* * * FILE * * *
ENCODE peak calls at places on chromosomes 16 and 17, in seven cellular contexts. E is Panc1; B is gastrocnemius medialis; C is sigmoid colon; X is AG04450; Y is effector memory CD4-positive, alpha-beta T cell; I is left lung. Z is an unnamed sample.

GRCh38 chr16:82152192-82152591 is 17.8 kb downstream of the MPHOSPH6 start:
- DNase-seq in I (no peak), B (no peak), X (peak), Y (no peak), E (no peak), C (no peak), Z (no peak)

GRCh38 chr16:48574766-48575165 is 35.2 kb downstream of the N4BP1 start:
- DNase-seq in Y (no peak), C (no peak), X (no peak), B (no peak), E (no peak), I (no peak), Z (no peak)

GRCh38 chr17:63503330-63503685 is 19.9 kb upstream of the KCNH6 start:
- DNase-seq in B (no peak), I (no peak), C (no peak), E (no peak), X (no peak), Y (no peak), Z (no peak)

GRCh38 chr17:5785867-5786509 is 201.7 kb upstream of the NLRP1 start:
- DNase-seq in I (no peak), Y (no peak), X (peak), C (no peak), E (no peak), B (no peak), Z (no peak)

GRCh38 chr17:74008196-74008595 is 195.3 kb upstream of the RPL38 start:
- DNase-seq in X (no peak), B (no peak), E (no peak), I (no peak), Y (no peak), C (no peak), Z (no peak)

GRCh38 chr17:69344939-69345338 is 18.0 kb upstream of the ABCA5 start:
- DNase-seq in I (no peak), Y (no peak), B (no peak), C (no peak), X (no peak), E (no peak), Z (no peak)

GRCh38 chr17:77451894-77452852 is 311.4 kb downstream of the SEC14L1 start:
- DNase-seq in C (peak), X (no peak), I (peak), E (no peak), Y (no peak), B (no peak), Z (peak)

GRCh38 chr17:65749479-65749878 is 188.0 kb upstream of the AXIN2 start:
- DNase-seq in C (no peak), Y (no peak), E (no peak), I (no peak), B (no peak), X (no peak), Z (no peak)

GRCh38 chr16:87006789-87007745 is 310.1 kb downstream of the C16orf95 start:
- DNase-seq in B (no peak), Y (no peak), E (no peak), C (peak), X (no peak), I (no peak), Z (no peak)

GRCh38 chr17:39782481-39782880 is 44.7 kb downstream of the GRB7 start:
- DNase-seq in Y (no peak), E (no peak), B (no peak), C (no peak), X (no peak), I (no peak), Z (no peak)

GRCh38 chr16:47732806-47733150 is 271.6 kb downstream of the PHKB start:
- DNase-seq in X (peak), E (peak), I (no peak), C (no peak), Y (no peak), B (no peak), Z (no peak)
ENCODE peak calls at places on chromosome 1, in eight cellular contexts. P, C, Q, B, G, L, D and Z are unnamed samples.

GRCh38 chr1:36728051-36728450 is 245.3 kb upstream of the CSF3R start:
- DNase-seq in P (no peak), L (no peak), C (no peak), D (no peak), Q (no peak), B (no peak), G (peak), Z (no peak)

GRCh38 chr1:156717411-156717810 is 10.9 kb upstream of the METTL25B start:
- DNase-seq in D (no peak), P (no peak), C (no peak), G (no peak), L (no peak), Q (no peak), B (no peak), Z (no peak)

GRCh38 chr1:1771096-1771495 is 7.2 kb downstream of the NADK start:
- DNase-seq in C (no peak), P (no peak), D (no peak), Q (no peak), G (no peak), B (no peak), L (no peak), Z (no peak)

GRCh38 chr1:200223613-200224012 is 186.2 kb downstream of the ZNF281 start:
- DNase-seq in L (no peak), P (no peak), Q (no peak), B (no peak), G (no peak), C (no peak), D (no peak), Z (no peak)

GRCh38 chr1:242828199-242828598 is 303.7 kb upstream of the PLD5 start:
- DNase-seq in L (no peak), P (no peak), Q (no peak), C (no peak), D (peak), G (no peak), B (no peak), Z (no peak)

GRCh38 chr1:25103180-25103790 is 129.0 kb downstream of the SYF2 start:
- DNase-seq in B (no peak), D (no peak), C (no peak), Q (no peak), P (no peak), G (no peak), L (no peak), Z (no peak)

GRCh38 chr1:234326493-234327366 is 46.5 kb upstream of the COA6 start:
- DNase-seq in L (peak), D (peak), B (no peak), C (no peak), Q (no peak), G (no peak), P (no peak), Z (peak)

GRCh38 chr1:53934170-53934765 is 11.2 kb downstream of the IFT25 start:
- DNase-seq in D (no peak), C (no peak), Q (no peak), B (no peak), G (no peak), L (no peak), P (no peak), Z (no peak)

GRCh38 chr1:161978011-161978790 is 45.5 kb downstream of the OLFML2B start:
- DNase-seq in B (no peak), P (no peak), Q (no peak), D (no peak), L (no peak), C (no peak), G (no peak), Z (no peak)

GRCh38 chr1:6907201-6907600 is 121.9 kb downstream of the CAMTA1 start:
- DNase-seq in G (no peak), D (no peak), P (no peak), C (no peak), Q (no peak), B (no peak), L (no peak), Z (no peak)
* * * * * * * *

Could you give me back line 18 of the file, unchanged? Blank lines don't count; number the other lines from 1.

GRCh38 chr16:87006789-87007745 is 310.1 kb downstream of the C16orf95 start: